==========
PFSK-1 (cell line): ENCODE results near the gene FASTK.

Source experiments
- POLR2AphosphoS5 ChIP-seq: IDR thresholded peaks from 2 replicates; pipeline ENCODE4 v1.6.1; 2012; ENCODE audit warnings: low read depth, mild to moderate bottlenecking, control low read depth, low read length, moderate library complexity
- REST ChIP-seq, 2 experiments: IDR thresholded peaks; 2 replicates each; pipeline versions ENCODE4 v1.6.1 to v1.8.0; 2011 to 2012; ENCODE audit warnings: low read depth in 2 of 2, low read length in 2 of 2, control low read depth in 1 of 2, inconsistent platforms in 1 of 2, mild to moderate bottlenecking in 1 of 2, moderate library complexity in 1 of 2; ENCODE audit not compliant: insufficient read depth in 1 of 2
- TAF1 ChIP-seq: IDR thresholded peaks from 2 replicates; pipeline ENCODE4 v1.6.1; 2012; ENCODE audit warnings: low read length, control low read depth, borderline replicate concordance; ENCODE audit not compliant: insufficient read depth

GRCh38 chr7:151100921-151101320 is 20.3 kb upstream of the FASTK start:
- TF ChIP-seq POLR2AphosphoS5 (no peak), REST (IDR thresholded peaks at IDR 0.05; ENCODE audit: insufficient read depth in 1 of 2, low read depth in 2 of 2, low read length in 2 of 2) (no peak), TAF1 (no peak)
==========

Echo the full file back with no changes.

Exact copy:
PFSK-1 (cell line): ENCODE results near the gene FASTK.

Source experiments
- POLR2AphosphoS5 ChIP-seq: IDR thresholded peaks from 2 replicates; pipeline ENCODE4 v1.6.1; 2012; ENCODE audit warnings: low read depth, mild to moderate bottlenecking, control low read depth, low read length, moderate library complexity
- REST ChIP-seq, 2 experiments: IDR thresholded peaks; 2 replicates each; pipeline versions ENCODE4 v1.6.1 to v1.8.0; 2011 to 2012; ENCODE audit warnings: low read depth in 2 of 2, low read length in 2 of 2, control low read depth in 1 of 2, inconsistent platforms in 1 of 2, mild to moderate bottlenecking in 1 of 2, moderate library complexity in 1 of 2; ENCODE audit not compliant: insufficient read depth in 1 of 2
- TAF1 ChIP-seq: IDR thresholded peaks from 2 replicates; pipeline ENCODE4 v1.6.1; 2012; ENCODE audit warnings: low read length, control low read depth, borderline replicate concordance; ENCODE audit not compliant: insufficient read depth

GRCh38 chr7:151100921-151101320 is 20.3 kb upstream of the FASTK start:
- TF ChIP-seq POLR2AphosphoS5 (no peak), REST (IDR thresholded peaks at IDR 0.05; ENCODE audit: insufficient read depth in 1 of 2, low read depth in 2 of 2, low read length in 2 of 2) (no peak), TAF1 (no peak)